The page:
Make Your Leaders Sing

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Note:  This was originally published on July 17, 2011 

Friends,

If you want to lead better, and who doesn’t, then you know that leading is about helping others to produce their best, right?  The most powerful leaders are not those who lead millions, but those, whom the vast majority of people talk about when asked about who most powerfully influenced them:  They are moms and dads, supervisors and managers, coaches and teachers, pastors or youth group leaders.  You might say about your formative leaders – as I would about Fr. Canfield, Mr. Boes (my first good little league coach), Tom (my first supervisor in a hamburger joint), Sister Noel, or Mary Zatina (who supposedly worked “for” or “under” me), that they helped you to identify what you had to offer, they “named” you, or they helped you to “find your voice.” They did this through a very specific compliment about something you did, brought, or were.

Your “voice” is a personal thing.  It’s your brand.  Your uniqueness.  Your calling. Your best and highest gift and your passion.  One of my friends was chiding her husband at dinner last night about how hard he works; they’re both in their mid-60s.  He smiled and said, “Dear, it took me to my mid-50s to find what I loved, and now I just want to do more and more of it.” What an awesome thing to find your niche, your calling, your voice. Finding his voice, his gifts was like opening the world to a treasure trove of riches.

I’ve been finding my voice in a much more literal way – through voice lessons. I was sharing this week with my new teacher how much joy I feel in singing (and like my friend who found his voice, it’s taken me to 53 years old to fully lay claim to that). She remarked: “In some countries like Ireland and Ethiopia everyone sings. It’s abnormal not to, while here, people think they have to be special to sing.”  We agreed that it’s because voice – literal or in the figurative way I was discussing above – is so just personal. And let me bring us back to leadership – first to crushing leadership.  When we are told our singing – or speaking, our ideas, opinions, or important work – are “flat, off key, we shouldn’t sing; they’re weird, crazy, etc.,” we NEVER forget it. One idle remark and we are silenced.  I’ll bet hundreds if not thousands of the people reading RFL today have a distinct memory of a time they were told they couldn’t sing, act, hit a ball, write, act, draw, be creative, ever get elected, etc. And from that point forward for the vast majority, it was: “Monkey’s dead. Show’s over.”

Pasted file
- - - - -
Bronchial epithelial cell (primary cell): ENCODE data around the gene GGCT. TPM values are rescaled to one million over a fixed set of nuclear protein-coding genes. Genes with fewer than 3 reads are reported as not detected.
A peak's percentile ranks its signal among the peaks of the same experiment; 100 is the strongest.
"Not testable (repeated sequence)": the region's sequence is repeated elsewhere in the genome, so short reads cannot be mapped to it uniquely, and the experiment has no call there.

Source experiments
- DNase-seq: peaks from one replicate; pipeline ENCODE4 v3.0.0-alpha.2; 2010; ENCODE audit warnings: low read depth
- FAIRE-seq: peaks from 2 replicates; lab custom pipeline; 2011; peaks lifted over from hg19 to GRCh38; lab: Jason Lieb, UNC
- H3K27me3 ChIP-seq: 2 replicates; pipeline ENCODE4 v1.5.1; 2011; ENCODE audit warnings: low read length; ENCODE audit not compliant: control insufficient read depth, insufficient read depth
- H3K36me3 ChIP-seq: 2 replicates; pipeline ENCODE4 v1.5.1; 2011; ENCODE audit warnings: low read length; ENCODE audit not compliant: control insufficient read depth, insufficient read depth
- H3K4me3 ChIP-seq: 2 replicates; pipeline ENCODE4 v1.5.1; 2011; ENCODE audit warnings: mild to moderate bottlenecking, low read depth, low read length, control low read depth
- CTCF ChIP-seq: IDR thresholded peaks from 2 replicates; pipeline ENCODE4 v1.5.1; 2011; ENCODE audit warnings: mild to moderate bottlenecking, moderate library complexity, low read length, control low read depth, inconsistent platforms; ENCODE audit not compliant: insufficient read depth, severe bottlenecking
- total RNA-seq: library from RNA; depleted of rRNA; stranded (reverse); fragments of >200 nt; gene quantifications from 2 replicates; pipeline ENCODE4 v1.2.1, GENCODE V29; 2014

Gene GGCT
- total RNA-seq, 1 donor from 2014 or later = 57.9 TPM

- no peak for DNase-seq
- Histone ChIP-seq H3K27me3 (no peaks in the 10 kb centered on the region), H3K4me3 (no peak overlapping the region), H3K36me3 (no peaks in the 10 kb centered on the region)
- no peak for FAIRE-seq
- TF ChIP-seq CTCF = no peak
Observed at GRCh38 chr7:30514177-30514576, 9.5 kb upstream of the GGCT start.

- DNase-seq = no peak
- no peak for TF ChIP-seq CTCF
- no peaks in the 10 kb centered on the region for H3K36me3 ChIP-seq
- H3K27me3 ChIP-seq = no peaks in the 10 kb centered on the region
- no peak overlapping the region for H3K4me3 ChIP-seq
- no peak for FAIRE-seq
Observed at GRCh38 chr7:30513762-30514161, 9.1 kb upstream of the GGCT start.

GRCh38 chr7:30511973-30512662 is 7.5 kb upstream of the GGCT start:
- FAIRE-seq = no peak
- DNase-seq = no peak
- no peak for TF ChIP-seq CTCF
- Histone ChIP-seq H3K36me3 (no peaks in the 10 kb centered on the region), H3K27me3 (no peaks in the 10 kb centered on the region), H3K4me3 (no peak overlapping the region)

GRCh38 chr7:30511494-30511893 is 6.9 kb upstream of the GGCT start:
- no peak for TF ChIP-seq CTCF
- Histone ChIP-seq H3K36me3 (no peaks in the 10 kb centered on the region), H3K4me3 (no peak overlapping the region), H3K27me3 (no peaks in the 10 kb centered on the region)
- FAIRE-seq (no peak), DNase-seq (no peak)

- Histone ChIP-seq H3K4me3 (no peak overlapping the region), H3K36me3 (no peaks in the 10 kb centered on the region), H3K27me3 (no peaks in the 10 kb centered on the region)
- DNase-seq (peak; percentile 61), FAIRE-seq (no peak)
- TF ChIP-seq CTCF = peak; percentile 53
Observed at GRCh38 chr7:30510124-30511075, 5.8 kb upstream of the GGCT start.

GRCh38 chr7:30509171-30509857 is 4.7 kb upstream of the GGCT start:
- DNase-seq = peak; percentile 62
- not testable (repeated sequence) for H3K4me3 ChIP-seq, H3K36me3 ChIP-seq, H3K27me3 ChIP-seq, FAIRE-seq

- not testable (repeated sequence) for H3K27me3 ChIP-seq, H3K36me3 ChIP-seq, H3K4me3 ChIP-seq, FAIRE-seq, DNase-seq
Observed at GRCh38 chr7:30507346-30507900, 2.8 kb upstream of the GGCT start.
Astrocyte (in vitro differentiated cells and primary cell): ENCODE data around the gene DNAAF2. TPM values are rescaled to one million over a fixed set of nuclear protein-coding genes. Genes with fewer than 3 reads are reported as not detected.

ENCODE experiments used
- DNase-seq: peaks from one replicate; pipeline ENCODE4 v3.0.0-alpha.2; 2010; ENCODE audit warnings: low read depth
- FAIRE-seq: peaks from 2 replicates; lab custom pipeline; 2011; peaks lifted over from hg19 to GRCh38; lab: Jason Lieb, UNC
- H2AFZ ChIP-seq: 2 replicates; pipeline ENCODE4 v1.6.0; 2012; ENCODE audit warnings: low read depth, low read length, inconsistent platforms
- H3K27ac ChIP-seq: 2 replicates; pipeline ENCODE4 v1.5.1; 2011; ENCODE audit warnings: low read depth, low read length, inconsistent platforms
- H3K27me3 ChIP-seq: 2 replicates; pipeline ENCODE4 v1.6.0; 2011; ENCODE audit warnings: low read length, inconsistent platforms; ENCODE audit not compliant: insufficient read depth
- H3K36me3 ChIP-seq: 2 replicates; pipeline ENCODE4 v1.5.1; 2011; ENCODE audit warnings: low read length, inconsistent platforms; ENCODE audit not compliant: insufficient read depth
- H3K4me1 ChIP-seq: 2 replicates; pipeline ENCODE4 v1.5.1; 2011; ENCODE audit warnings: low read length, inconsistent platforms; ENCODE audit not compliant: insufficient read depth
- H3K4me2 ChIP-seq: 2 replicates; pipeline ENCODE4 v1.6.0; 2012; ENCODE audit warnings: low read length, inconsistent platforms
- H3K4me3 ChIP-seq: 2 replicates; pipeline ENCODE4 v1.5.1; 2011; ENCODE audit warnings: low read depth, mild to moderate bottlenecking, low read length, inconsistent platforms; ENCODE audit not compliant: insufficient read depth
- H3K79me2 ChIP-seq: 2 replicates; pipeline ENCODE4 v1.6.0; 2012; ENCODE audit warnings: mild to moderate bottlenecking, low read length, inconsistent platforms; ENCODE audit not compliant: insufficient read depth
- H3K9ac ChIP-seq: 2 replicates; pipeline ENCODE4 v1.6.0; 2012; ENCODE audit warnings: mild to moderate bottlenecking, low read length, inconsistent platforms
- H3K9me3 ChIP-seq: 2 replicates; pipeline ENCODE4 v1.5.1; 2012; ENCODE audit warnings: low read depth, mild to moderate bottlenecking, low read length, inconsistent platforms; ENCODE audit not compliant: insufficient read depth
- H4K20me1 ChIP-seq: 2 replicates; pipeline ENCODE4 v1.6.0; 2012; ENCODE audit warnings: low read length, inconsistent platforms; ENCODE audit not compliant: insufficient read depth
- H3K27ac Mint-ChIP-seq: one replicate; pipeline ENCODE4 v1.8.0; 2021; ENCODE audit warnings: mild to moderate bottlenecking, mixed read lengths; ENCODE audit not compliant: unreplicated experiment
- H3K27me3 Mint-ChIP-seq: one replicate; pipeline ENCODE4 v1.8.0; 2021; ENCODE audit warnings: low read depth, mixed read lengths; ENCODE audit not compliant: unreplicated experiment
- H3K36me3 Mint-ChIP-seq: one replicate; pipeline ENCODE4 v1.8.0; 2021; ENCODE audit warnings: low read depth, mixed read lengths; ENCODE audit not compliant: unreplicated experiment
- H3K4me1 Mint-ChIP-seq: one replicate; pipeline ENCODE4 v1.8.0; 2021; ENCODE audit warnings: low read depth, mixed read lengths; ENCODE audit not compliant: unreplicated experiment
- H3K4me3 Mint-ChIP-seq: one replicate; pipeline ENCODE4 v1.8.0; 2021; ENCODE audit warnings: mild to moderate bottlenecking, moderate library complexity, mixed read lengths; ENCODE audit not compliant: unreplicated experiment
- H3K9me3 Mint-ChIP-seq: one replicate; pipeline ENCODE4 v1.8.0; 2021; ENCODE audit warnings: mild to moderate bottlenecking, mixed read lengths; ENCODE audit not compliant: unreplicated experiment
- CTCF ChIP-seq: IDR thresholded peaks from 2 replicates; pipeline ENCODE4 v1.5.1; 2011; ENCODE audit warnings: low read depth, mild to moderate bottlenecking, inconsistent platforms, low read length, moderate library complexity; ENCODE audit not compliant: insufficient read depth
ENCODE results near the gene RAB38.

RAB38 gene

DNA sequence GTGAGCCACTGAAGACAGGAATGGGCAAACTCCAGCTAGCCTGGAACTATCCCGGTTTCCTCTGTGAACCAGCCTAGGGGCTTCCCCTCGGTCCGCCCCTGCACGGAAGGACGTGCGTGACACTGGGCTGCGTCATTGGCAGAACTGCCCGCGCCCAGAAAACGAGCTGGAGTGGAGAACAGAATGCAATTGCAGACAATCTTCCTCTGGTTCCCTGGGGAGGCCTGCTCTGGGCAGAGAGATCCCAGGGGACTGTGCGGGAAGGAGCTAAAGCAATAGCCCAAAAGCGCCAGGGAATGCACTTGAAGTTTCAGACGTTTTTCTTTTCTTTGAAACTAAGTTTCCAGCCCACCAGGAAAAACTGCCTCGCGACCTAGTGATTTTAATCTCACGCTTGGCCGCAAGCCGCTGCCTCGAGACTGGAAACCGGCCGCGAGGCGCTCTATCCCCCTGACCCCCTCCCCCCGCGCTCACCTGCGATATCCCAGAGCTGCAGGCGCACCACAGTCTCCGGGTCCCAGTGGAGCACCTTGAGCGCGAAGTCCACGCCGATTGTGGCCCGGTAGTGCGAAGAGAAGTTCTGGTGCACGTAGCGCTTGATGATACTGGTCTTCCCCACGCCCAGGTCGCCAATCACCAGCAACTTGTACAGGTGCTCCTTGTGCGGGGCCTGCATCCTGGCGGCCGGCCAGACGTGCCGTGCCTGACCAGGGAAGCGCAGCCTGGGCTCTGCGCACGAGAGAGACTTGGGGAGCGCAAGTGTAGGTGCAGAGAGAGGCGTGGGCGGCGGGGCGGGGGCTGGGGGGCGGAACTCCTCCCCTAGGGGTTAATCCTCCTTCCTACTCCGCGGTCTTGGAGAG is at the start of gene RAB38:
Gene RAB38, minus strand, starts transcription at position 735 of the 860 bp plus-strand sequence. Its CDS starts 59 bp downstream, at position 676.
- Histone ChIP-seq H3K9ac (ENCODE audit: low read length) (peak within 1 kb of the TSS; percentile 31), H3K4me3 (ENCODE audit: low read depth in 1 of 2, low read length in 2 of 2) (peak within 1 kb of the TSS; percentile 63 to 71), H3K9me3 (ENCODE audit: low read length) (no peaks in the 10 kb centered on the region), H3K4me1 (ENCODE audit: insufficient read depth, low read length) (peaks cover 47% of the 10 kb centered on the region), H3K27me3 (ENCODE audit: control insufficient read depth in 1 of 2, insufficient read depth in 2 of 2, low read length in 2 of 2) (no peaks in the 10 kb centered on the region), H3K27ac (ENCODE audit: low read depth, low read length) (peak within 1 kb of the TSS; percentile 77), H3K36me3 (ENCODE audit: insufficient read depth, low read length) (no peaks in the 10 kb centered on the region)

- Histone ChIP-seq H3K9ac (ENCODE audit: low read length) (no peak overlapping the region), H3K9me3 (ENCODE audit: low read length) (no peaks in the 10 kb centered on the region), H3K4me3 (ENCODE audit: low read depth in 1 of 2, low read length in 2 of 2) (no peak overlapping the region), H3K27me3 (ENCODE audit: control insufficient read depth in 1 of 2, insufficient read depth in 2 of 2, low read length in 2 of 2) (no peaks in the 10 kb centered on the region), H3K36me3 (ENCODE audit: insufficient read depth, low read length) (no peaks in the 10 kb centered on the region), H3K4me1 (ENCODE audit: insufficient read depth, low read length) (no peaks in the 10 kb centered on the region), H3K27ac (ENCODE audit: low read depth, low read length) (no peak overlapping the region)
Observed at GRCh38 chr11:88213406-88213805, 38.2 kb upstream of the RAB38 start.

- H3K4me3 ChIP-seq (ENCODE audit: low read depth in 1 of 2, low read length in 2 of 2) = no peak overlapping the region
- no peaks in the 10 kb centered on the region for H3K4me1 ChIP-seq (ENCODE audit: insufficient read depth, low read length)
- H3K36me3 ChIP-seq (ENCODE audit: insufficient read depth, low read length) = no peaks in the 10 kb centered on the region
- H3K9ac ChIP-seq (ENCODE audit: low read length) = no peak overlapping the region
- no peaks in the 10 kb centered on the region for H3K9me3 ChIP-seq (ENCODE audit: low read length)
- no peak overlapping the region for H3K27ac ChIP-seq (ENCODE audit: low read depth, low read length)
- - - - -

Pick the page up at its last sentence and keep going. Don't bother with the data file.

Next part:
The research in many fields says it takes 5 positives to compensate for 1 negative remark. When it comes to the very personal – our literal voice, or a budding identity, I suspect the ratio is more like 50 or 100:1.  So, there is a TON of work to do to help unleash people’s passions, have confidence in their budding voice, find their unique strengths and beliefs.

So today you might look for a way to comment on and compliment somebody’s voice.  It’s a way that you can:

Lead with your best self,

Dan